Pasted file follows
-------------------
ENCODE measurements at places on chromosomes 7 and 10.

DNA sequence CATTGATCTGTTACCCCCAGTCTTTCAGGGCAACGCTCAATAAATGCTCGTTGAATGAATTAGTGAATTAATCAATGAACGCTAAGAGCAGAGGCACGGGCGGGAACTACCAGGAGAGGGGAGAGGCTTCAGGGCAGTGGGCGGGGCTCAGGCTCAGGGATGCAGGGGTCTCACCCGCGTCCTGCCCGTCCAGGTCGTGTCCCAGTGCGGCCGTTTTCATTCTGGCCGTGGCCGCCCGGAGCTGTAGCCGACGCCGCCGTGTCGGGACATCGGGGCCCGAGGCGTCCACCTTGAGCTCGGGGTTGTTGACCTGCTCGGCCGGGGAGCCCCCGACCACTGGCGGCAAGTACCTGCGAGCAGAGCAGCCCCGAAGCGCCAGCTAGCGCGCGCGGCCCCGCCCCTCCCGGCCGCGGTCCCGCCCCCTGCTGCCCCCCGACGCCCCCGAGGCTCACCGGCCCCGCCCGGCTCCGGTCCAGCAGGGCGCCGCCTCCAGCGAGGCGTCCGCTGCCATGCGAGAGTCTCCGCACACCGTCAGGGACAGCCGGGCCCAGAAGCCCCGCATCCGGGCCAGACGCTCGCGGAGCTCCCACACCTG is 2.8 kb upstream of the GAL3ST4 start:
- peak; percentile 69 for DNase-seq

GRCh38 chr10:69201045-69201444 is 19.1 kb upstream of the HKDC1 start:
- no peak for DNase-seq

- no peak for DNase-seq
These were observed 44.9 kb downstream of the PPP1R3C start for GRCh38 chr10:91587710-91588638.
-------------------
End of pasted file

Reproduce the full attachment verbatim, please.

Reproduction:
ENCODE measurements at places on chromosomes 7 and 10.

DNA sequence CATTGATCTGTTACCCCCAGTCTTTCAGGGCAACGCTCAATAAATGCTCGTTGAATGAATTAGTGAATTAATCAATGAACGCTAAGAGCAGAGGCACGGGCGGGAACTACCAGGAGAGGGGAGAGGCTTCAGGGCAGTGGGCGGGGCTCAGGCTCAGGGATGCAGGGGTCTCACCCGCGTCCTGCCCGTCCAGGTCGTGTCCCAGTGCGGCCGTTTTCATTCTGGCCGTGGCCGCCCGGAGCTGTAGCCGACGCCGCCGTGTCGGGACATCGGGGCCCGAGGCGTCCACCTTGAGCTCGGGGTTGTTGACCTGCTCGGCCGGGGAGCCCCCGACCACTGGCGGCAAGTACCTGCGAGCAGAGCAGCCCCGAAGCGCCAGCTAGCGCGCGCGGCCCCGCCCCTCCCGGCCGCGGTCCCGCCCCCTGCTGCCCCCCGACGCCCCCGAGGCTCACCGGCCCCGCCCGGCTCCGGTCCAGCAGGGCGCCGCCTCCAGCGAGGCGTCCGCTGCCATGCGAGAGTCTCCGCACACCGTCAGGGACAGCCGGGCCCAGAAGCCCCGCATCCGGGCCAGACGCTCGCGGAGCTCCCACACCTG is 2.8 kb upstream of the GAL3ST4 start:
- peak; percentile 69 for DNase-seq

GRCh38 chr10:69201045-69201444 is 19.1 kb upstream of the HKDC1 start:
- no peak for DNase-seq

- no peak for DNase-seq
These were observed 44.9 kb downstream of the PPP1R3C start for GRCh38 chr10:91587710-91588638.